In the first numbing shock of grief, the silencing of that voice stopped all music in my soul.

But then, silence has always been one of Ed's greatest gifts. Only in silence can we truly listen, and truly hear. Ed taught me to hear light.

I trust that Peter and Mary Alice Amidon, Mary Cay Brass, and others will share with me the solemn joy of spreading this small flame of Light that Ed has left for us. I look forward to singing it with you.

Sunday, June 08, 2008


Sea Slugs in Marzipan
Originally uploaded by noelegance
Gastropod Gastronomy: The Edible Nudibranch
Photos and video of our latest team exploit in performance-art food. Now this is Extreme Sushi.

Red Herring Morris gives team biologist Phill Nimeskern a thank-you gift for chairing the Ale. Phill, who has eaten a sea slug for science, repeats the experiment in marzipan and song. The nudibranchs were inspired by this month's cover story of the June 2008 National Geographic. Go look 'em up!
ngm.nationalgeographic.com/2008/06/nudibranchs/doubilet-photography

Wednesday, May 21, 2008

Old Sea Dog
Sunday was our first MIT Chantey and Maritime Sing of the season in our dog-friendly summer venue at the Wood Sailing Pavilion. Mina the Dog snoozed in her MIT burgee, dreaming of sea chanteys from the Revels Book of Chanteys and Sea Songs. Much to the entertainment of some visitors from the Revels Pub Sing, Mina woke when we sang the Dutch chantey Los Mina Loos, and "sang along" happily whenever her name came round in the chorus!

Photo: Harriet Fell-Brown

Tuesday, May 20, 2008

Gloucester Hornpipe and Clog Society at the Edmund Fowle House, Watertown



The Edmund Fowle House is the second oldest surviving house in Watertown. During the Revolutionary war, it was the seat of the new Massachusetts government while the British occupied Boston. The Watertown Historical Society has completed a major restoration, and the house is now open to the public and available for functions. We had a wonderful time playing Revolutionary-era tunes and songs in their lovely parlor.

Monday, May 12, 2008

Second Annual Merrymount Mayday

This year's Kettle of Fish Morris Ale was a great success, especially the final stand at Merrymount on Maypole Hill. We danced the morris, wove the Maypole, led the audience in Sellenger's Round and the Padstow Day Song and Hal an Tow, and applauded Dr. Jack Dempsey's dramatic reading of the Poem that Morton composed and nailed to his Maypole, which was 80 feet high and crowned with buckshorns. We had a goodly number of the good people of Quincy, who are pleased to see the Maypole return to Maypole Hill.

Advance publicity was excellent this year, with feature articles in Wicked Local Quincy, the Patriot Ledger and the Boston Globe. Today's Patriot Ledger carried a great article with a full photo spread.

Thursday, May 01, 2008

Newtowne Mayday on the Charles 2008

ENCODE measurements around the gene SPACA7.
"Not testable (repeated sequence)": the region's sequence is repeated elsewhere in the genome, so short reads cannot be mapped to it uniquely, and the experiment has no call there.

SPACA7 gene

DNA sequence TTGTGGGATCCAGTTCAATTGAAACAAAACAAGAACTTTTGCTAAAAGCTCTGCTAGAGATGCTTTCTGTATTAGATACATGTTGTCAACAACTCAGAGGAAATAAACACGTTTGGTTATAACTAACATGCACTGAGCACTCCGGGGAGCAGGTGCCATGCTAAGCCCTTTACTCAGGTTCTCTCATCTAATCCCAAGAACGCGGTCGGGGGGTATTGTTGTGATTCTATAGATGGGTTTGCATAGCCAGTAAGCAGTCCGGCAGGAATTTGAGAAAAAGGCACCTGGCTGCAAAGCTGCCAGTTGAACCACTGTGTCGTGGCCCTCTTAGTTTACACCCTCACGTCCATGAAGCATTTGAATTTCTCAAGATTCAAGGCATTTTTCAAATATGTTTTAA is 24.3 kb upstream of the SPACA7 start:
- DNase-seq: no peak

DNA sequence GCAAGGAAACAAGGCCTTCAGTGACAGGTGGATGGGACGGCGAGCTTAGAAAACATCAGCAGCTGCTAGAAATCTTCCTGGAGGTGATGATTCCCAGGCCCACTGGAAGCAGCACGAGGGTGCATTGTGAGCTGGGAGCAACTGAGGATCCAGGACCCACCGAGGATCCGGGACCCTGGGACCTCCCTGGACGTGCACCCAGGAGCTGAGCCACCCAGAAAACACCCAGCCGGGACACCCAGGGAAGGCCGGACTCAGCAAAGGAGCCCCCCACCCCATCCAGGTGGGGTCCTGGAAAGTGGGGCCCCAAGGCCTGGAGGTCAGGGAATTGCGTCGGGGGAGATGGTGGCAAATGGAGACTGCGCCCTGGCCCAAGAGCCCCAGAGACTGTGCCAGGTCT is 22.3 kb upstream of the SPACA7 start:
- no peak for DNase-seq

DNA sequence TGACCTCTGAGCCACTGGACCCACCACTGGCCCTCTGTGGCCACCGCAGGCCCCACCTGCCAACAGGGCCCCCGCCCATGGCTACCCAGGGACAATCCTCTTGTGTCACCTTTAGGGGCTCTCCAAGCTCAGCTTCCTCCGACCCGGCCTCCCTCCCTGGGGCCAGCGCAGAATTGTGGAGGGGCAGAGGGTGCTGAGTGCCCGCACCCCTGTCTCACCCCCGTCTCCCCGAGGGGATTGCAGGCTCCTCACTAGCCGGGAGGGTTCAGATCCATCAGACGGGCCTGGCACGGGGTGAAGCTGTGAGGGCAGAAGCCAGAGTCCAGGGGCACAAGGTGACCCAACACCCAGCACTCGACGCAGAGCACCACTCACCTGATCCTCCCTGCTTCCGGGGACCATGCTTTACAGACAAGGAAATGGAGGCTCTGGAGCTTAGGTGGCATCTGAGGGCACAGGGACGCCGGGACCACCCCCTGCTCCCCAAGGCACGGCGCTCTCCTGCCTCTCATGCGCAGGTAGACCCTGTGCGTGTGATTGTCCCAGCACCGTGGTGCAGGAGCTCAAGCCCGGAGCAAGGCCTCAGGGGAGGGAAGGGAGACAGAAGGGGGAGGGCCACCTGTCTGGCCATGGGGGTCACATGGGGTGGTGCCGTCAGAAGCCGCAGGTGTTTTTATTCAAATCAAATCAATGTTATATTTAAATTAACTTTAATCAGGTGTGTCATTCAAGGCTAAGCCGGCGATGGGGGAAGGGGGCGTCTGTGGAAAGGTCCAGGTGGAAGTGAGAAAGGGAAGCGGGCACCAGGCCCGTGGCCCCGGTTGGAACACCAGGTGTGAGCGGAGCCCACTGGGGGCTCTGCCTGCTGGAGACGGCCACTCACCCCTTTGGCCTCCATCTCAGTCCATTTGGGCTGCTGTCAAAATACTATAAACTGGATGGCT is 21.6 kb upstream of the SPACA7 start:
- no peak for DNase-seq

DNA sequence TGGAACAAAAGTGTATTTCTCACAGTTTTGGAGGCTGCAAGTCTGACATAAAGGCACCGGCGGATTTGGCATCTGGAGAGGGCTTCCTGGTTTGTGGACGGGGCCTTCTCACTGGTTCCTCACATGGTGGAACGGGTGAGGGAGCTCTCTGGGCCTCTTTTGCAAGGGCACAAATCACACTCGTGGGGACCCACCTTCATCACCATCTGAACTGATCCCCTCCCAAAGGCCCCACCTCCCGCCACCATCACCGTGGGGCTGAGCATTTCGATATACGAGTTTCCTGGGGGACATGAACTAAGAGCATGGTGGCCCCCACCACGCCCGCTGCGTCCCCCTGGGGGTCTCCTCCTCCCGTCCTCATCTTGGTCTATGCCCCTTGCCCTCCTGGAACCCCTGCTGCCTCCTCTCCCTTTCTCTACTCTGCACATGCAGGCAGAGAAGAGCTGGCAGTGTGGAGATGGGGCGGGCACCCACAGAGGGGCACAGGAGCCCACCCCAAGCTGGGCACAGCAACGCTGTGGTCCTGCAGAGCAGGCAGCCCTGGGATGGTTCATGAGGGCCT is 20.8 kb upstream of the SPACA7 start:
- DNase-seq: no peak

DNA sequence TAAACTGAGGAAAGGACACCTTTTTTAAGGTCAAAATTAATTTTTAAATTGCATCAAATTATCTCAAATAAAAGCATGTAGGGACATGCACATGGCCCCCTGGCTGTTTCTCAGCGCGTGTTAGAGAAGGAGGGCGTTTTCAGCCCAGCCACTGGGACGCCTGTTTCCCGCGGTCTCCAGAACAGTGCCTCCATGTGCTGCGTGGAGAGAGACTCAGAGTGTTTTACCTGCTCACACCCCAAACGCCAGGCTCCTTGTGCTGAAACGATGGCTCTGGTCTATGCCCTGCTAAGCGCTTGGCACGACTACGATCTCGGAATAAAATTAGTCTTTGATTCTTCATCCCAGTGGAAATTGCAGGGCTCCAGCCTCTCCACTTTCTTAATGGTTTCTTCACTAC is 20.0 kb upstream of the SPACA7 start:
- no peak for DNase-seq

Mayday 2008
Originally uploaded by Stew Stryker
Stew Stryker has posted a great slideshow of May morning 2008.

Hal an tow, jolly rumbalow
We were up long before the Maypole!

Well, WE were there at 5, and anyone there at that hour doesn't need a songbook, so we sang until the Maypole arrived. The weather was cool but dry, the Lowell House receiving line warm and welcoming, and the crowd pretty good for a workday. We processed along the usual route, despite Harvard Square construction, and concluded with a fine Maypole dance by a group of local school kids whose teacher had brought them to see us as a field trip. Merry May!

Wednesday, April 30, 2008

A review of "Puritan Days," a.k.a. "Lee-li-Nau," an opera by Earl Marble and Richard Stahl. Folio Magazine, January 1884

The existence of this opera about Merrymount is more interesting than its somewhat alarming excerpts given in Folio. One imagines Gilbert and Sullivan as performed by F Troop (!). However, put this in context as an American response to the height of the G&S craze following H.M.S. Pinafore (1878), which was "received in America with “enthusiasm bordering upon insanity” (Kate Field, Scribner’s Monthly, xviii, 754). Lee-li-Nau was staged the same year as Princess Ida, two years after the Savoy opera house was built expressly for G&S. Small wonder American composers were searching for New World themes to capitalize on "Pinafore-mania." Thomas Morton must have seemed ideal material for 1880s fans of Buffalo Bill's Wild West and of Indian Princesses of the Victorian stage like author and actress Pauline Johnson.

I have searched to no avail for a libretto or sheet music. "Leelinau" itself does not have a citation in online catalogs of the Smithsonian (SIRIS), the Library of Congress American Memory Collection, the Boston Public Library, or the Minuteman Library Network. Harvard HOLLIS does have the libretto for a similar opera that
Richard Stahl published in 1883: The Salem witch : an American comic opera in three acts (also available a the BPL).

[page 91] A NEW AMERICAN OPERA